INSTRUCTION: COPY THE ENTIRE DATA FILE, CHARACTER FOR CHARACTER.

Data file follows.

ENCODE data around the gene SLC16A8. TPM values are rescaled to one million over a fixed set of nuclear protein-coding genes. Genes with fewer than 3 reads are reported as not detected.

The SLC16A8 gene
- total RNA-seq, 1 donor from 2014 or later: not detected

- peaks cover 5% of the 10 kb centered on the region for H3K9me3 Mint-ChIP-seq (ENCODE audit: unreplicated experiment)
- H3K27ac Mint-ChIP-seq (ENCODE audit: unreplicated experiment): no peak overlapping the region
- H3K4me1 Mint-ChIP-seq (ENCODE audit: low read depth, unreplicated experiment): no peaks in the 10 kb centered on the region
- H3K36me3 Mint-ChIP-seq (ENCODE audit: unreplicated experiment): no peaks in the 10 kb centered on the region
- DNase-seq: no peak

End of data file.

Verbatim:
ENCODE data around the gene SLC16A8. TPM values are rescaled to one million over a fixed set of nuclear protein-coding genes. Genes with fewer than 3 reads are reported as not detected.

The SLC16A8 gene
- total RNA-seq, 1 donor from 2014 or later: not detected

- peaks cover 5% of the 10 kb centered on the region for H3K9me3 Mint-ChIP-seq (ENCODE audit: unreplicated experiment)
- H3K27ac Mint-ChIP-seq (ENCODE audit: unreplicated experiment): no peak overlapping the region
- H3K4me1 Mint-ChIP-seq (ENCODE audit: low read depth, unreplicated experiment): no peaks in the 10 kb centered on the region
- H3K36me3 Mint-ChIP-seq (ENCODE audit: unreplicated experiment): no peaks in the 10 kb centered on the region
- DNase-seq: no peak